The purpose of reason, emotion and their cultivation in particular virtues is to make the best moral choices in our lives. These might be choices about the best attitudes, behaviours, strategies, partnerships or actions. Because of necessary judgements about feasibility, the virtuous mean, and moral absolutes in any situation, ethics is ultimately about choosing and deciding. All ethical traditions emphasize the importance of purposive and deliberate choice in our lives as individuals, and this must be true of organizations too. Choosing is inevitably a key part of humanitarian ethics too.
Choosing is often stereotyped as a sharp binary decision of some kind. One particularly dominant image of choosing is a person standing at a crossroads who must decide to go one of four ways: right, left, straight on or backwards. Sometimes we face these stark moments of extreme choice: to close down a humanitarian programme or to risk trying some emergency surgery that we have never done before. But these stark choices are relatively rare, even in humanitarian ethics. Most often our everyday choices are not dominated by sharp turns through 90 or 180 degrees.
More usually our choices are scalar rather than binary. We move up and down a scale of some kind that we are already on. For example, as we try to balance humanitarian principles with an authoritarian government or alongside a counter-insurgency, we decide to accept a relative loss in independence for an increase in access. We move up and down a scale of compromise. These choices are more like changes in ethical climate than dramatic decisions. This makes these scalar choices subtler and more pervasive than crossroads moments. If we are not conscious of making them, we can become dangerously path-dependent and soon be unwittingly hot, like the famous boiling frog.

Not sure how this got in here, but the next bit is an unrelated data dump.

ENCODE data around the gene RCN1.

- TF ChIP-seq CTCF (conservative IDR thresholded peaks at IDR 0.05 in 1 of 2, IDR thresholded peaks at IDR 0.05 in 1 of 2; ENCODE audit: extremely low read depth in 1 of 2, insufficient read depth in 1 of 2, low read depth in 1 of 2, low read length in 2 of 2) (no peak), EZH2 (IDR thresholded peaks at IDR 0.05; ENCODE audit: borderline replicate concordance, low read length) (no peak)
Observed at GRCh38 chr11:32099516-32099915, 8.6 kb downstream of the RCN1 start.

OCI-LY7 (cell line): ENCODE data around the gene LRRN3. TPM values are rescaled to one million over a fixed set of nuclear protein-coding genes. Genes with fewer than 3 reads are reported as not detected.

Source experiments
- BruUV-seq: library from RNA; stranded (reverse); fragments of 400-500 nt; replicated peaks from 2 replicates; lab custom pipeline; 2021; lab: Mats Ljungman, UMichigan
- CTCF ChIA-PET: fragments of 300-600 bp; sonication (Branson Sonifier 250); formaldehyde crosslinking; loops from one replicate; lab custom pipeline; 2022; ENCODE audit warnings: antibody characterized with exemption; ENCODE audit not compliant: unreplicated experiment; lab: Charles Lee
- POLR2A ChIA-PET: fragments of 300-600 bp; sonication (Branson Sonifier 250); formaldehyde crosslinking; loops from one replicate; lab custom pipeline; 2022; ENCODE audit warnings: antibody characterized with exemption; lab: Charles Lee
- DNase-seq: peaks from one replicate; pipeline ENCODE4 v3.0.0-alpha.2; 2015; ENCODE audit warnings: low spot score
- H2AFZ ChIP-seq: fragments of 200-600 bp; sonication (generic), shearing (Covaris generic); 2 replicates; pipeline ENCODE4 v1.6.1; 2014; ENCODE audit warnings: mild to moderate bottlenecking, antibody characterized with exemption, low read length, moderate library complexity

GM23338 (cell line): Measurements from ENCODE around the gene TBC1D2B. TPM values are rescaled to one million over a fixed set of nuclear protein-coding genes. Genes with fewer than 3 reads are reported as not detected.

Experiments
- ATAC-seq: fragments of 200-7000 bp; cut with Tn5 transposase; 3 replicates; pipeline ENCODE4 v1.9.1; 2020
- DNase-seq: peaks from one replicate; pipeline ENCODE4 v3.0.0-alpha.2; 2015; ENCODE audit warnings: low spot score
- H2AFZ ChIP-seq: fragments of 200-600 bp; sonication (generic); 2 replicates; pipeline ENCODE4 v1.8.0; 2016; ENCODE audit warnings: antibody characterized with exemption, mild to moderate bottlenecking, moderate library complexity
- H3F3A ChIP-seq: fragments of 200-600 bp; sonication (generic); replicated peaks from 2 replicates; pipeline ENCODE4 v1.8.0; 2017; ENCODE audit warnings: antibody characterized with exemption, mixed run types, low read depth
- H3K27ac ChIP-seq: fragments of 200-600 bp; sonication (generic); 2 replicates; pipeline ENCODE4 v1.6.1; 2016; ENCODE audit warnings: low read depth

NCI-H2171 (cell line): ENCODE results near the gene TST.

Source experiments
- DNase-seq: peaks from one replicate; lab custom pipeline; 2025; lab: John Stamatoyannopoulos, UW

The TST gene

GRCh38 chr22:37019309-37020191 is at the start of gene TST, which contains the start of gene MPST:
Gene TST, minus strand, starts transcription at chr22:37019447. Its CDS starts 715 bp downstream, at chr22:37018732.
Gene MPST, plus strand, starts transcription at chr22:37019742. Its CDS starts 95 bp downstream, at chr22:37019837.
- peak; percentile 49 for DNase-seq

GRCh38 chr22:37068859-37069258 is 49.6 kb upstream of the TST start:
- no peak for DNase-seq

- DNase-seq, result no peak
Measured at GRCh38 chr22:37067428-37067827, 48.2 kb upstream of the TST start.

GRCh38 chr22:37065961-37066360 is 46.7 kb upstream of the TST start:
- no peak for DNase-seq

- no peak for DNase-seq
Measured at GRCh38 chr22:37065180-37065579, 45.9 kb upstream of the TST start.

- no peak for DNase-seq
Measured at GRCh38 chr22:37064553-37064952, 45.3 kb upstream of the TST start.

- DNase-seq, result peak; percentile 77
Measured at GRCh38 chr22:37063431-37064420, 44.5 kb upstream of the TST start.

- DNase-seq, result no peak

Choosing can also be more exploratory and path-finding than scalar or binary. We may make choices with which we edge further up an uncertain pathway that has already been chosen for us. This might mean pushing the envelope a little more in our food security programming to increase the proportion of cash-based transfers and reduce direct food distributions. We are not sure it will work without making people vulnerable to inflation, but we choose to try it.
Our ethical lives do not stop at making choices that are shaped by reason and emotion. Ethics is not just being rational and affective. Our choices must also seek to be effective. If reason, emotion, virtue and choice are essential to how we actually practice ethics, they remain incomplete without actions that attempt to deliver on the moral judgements and decisions we have made. Feeling and judging what is right and wrong, and willing good things, is important as a good in itself. But, wherever possible, we must translate this moral sense into specific practices. Acts are, therefore, the ultimate outcome of ethics. The practical field of humanitarian ethics is deliberately known as humanitarian action because of this basic moral insight that ethics without action is nonsensical.